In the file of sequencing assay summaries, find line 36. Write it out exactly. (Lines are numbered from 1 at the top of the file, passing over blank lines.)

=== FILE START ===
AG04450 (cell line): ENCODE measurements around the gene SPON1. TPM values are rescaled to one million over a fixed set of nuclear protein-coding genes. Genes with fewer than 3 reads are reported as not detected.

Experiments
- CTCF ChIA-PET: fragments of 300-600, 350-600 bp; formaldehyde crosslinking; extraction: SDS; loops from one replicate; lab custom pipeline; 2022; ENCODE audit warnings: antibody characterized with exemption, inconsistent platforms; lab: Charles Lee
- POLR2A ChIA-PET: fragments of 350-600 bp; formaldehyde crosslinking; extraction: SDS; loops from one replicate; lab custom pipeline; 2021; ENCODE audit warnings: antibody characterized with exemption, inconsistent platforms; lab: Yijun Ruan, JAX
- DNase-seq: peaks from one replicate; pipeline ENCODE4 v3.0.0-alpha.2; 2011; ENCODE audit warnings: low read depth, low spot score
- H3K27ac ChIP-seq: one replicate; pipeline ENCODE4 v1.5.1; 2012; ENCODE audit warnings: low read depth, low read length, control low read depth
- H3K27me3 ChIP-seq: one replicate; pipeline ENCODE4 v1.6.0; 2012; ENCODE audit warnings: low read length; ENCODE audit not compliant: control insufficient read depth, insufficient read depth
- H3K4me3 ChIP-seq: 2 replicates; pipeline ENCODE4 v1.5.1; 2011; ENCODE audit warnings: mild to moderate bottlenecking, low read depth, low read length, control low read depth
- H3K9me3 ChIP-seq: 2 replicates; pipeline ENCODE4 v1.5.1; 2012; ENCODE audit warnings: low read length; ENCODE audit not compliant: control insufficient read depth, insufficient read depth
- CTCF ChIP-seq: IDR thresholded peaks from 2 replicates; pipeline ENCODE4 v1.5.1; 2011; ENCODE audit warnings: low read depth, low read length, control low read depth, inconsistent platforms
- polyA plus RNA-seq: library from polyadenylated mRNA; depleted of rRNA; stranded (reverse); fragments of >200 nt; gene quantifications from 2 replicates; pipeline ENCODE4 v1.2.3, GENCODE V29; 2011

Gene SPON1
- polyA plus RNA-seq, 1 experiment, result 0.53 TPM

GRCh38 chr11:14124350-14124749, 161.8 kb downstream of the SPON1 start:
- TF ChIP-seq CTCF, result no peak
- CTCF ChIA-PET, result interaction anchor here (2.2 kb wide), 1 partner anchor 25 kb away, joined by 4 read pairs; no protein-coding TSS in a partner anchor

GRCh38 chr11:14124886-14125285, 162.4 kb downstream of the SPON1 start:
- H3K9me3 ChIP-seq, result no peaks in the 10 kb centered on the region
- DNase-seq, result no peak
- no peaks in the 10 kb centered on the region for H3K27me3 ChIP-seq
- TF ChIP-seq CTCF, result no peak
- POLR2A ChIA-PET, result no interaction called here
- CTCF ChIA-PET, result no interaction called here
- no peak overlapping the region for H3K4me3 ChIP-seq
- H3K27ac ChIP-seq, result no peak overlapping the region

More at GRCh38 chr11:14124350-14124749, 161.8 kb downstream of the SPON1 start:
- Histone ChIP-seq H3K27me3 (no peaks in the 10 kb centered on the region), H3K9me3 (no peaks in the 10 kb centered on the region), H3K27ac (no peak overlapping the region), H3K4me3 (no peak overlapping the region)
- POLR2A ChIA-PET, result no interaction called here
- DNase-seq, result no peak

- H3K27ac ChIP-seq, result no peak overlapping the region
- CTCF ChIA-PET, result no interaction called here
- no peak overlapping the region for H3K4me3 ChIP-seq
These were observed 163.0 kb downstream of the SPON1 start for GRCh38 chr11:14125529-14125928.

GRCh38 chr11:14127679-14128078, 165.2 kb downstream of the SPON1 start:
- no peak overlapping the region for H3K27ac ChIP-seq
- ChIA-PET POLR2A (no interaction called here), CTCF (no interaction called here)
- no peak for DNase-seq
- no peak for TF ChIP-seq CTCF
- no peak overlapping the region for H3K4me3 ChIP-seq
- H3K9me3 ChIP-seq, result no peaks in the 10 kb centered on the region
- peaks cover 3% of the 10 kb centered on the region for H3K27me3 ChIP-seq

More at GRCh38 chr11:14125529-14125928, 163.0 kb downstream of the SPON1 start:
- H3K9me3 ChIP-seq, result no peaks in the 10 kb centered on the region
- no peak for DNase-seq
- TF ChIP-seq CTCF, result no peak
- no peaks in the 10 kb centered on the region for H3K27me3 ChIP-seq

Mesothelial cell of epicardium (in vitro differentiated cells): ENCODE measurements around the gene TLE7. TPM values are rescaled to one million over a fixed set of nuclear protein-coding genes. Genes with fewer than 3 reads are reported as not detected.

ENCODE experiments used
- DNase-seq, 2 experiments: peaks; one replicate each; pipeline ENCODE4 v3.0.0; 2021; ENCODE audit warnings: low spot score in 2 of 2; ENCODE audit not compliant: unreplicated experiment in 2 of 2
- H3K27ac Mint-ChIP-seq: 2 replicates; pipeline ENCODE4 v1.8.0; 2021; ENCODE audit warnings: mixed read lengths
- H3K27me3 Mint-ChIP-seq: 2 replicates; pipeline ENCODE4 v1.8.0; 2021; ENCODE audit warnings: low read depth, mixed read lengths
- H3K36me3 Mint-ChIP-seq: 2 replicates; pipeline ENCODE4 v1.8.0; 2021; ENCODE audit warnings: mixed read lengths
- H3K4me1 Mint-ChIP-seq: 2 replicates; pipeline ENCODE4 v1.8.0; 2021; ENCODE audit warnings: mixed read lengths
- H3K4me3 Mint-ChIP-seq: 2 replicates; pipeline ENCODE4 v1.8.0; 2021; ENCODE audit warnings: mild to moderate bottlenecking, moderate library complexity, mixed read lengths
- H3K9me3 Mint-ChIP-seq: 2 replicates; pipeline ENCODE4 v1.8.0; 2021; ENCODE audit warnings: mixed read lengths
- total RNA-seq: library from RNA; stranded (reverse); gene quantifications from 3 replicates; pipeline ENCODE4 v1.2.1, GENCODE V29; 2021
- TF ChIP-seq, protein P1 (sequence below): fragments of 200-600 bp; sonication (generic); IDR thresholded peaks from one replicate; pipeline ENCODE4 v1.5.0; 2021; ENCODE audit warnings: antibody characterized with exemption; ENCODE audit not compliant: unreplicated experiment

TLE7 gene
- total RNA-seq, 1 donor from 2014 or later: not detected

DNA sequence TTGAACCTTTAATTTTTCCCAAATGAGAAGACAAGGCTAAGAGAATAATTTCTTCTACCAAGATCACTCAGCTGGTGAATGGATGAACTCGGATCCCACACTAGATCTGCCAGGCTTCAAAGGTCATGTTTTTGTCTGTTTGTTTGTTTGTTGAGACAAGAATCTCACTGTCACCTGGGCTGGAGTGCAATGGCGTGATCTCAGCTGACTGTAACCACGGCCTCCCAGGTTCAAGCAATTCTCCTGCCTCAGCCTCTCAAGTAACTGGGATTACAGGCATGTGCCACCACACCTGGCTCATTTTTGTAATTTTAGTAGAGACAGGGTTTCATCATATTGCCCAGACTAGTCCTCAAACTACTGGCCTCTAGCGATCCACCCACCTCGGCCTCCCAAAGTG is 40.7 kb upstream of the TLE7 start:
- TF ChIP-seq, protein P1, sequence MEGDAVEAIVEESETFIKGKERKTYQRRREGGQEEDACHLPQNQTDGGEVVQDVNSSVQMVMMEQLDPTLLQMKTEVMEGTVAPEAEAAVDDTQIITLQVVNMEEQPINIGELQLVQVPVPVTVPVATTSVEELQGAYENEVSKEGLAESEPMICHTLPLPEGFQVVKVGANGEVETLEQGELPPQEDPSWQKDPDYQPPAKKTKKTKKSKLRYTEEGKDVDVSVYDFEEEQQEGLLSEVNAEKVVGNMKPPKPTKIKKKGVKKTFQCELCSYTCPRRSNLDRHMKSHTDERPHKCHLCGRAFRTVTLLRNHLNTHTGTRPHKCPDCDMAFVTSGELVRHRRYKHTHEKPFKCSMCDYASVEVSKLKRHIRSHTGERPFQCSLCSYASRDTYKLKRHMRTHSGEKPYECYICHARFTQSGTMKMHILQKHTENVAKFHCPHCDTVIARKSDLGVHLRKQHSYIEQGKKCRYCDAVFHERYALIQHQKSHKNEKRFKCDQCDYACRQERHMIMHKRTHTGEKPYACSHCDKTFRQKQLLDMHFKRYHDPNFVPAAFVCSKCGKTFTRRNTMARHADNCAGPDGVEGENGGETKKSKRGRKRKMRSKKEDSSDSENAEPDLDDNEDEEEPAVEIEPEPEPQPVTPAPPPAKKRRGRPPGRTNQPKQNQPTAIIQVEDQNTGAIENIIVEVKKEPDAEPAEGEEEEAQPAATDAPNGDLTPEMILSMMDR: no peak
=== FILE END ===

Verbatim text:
- ChIA-PET POLR2A (no interaction called here), CTCF (no interaction called here)